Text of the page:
Our neighborhood was typical of any Chicago neighborhood in that there was a surplus of neighborhood bars. There was at least one bar on every corner. But there were some corners that actually had two or three bars. And usually there was at least one or two bars in the middle of the block. The whole theory behind having so many bars was that if the man of house went out to tipple a few beers, everyone would know where to find him. Every payday, I had to make the rounds of the bars within a two-block radius to find my father before he spent too much of his salary before he got home. Later, I got the brilliant idea of taking my shoeshine box with me when I looked for my father in the bars. I would first go to the bars where I absolutely knew my father would not be and ask for him. Some of bar patrons whom I thought were surely upright citizens would see my shoeshine box and then ask me for a shoeshine. I made some pretty good spending money this way. One day, my father didn’t recognize me because I didn’t get to him in time and he paid me for a shoeshine. And he gave me a generous tip, which I dutifully gave to my mother when we returned home.
The neighborhood served as a port of entry for many ethnic groups. When we moved there in the 1960s, the Mexicans were just starting to move in, but there were plenty of us to go around. I had friends who were Lithuanian, Polish, German, Irish, Italian, and of course, Mexican. I remember going to many a friend’s house and not hearing any of their parents speaking very much English. In my neighborhood, there were three parishes within four blocks of my house. I attended Holy Cross Church because they also had a grade school. There was also Sacred Heart of Joseph that was the Polish parish also with its own school. Immaculate Heart of Mary was the Mexican parish, but they didn’t have their own school, which is why we attended Holy Cross. The main reason I attended Holy Cross School was because it was the closest Catholic school in the neighborhood. In fact, we lived right across the street from the school.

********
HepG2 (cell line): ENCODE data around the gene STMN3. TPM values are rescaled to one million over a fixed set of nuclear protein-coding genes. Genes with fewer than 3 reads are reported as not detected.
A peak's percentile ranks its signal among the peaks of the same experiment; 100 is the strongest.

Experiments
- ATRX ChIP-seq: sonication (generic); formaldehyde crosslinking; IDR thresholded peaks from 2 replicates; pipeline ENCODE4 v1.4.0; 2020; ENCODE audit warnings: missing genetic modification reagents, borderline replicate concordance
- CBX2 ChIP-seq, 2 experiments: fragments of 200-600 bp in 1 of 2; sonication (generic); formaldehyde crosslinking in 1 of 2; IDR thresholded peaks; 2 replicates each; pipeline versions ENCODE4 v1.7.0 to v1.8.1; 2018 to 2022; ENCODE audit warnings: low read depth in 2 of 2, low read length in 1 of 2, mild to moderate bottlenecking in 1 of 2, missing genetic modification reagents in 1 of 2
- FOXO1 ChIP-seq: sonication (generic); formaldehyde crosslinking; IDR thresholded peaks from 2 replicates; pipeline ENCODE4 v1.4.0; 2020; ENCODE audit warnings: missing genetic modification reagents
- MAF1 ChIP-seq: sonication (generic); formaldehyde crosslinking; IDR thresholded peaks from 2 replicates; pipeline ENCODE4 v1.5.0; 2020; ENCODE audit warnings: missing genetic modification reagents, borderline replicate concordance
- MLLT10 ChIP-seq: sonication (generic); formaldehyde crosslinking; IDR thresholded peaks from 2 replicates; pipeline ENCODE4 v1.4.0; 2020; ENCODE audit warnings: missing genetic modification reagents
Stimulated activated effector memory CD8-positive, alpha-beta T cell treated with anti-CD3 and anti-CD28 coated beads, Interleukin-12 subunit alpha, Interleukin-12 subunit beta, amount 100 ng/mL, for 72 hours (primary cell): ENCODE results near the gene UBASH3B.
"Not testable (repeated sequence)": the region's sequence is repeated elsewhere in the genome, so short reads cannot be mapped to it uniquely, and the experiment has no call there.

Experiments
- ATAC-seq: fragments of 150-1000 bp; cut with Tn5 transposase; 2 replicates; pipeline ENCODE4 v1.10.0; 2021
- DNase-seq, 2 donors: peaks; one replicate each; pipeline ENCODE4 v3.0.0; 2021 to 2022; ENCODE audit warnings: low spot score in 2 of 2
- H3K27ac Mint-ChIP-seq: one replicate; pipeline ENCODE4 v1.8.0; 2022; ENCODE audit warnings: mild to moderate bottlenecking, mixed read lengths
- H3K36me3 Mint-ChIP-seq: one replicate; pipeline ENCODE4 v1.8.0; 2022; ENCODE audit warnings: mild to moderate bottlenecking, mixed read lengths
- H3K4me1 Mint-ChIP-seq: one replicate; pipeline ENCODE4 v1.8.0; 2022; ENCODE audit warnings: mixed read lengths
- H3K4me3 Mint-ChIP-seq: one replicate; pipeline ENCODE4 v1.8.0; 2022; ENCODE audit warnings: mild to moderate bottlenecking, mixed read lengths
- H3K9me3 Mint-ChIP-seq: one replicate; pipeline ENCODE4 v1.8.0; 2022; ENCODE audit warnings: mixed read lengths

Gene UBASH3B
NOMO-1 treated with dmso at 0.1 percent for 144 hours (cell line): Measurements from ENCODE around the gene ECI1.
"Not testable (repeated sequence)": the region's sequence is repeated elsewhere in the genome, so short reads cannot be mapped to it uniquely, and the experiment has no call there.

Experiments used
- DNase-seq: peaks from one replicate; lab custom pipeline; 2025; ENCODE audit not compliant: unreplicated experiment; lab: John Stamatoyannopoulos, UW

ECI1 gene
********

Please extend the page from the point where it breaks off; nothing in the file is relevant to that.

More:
I remember my first day at Kindergarten. My tía Mari and her daughters Lourdes and Jane came for my mother and me and we all walked to school together. After school, I went out to the schoolyard with my cousin Jane who was in my class. We saw her mother, but my mother wasn’t there for me and I started crying. How would I get home, I wondered, even though I only lived across the street. My tía Mari told me not to cry. My mother showed up a few minutes later. She said that she had forgotten all about picking me up and I started crying again. The next morning, my mother woke me up to go to school. I was surprised. I said, “I have to go again?” I didn’t realize that Kindergarten would get so involved. But I agreed to go only if my mother remembered to pick me up this time.
Back then, no one sent their children to a Chicago public school if they could afford to send them to a private school. Holy Cross had Lithuanian nuns and they were very strict, but it was an education that lasted me a lifetime. I remember we had to go to mass everyday before we went to school. Back then the masses were still in Latin, but I liked the old masses better. Of course, I rarely go to mass now, but I haven’t forgotten what it is to be Catholic. I still feel guilty if I even think of committing a sin. Anyway, some of the Holy Cross students, namely the Mexicans, began attending mass at Immaculate Heart of Mary because the priest said the mass in Spanish. Well, this didn’t go over well with our Lithuanian nuns. They insisted that we attend mass at Holy Cross and started taking attendance at mass by keeping track of the envelopes that we gave during the offering at mass. We had to sit with our class at the 9:00 a.m. mass. Attendance was mandatory! Unless we could bring documentation that we were hospitalized or that something more serious had occurred to us. Because of this new rule, I often went to mass twice on Sundays. My mother would send me off to mass at Holy Cross and when I returned home, we would all pile into the car, go to Immaculate Heart for the Spanish mass, and then do our Sunday visits.
Our neighborhood was very territorial. Everyone knew where everyone belonged. Territorial transgressions where sometimes retaliated with physical violence. I remember once during our school lunch, my brother and I went to the candy store that was more or less between Holy Cross School and Sacred Heart School. He left the store before me. When I went out, I noticed my brother was crying. It so happened that two students from Sacred Heart had beat him up. As the older brother it was my moral obligation to defend my little brother. So I chased the two kids and I started punching them and telling them never to hit my brother again. Just then, a nun from Sacred Heart grabs me by the collar because I’m a stranger in a strange land. They take my brother and I to their principal’s office. One phone call to my school and my brother and I are in really big trouble so I try to be polite to the nuns. Luckily, I didn’t accidentally punch the nun who grabbed me. All we got was a lecture! But not a very good one. The principal, also a nun, said my brother and I reminded her of Cain and Abel. I couldn’t help it, but I absolutely had to correct her. I told her, “Cain killed his brother. I was defending my brother!” They principal told me not to talk back and she released us.